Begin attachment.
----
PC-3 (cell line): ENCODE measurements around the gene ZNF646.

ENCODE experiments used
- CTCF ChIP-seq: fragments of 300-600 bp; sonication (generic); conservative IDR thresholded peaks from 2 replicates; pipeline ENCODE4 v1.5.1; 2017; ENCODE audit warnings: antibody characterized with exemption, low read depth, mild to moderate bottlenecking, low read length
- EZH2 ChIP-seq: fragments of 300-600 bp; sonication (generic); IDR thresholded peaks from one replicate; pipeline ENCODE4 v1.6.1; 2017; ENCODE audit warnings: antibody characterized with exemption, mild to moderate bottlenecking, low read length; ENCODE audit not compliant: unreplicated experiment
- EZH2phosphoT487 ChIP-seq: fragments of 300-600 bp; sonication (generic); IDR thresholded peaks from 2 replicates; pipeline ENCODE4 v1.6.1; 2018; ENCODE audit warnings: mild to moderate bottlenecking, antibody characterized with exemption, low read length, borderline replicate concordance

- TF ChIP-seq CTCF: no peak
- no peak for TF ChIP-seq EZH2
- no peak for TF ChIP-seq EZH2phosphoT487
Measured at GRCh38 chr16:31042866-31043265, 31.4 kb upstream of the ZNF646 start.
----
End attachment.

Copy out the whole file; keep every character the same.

PC-3 (cell line): ENCODE measurements around the gene ZNF646.

ENCODE experiments used
- CTCF ChIP-seq: fragments of 300-600 bp; sonication (generic); conservative IDR thresholded peaks from 2 replicates; pipeline ENCODE4 v1.5.1; 2017; ENCODE audit warnings: antibody characterized with exemption, low read depth, mild to moderate bottlenecking, low read length
- EZH2 ChIP-seq: fragments of 300-600 bp; sonication (generic); IDR thresholded peaks from one replicate; pipeline ENCODE4 v1.6.1; 2017; ENCODE audit warnings: antibody characterized with exemption, mild to moderate bottlenecking, low read length; ENCODE audit not compliant: unreplicated experiment
- EZH2phosphoT487 ChIP-seq: fragments of 300-600 bp; sonication (generic); IDR thresholded peaks from 2 replicates; pipeline ENCODE4 v1.6.1; 2018; ENCODE audit warnings: mild to moderate bottlenecking, antibody characterized with exemption, low read length, borderline replicate concordance

- TF ChIP-seq CTCF: no peak
- no peak for TF ChIP-seq EZH2
- no peak for TF ChIP-seq EZH2phosphoT487
Measured at GRCh38 chr16:31042866-31043265, 31.4 kb upstream of the ZNF646 start.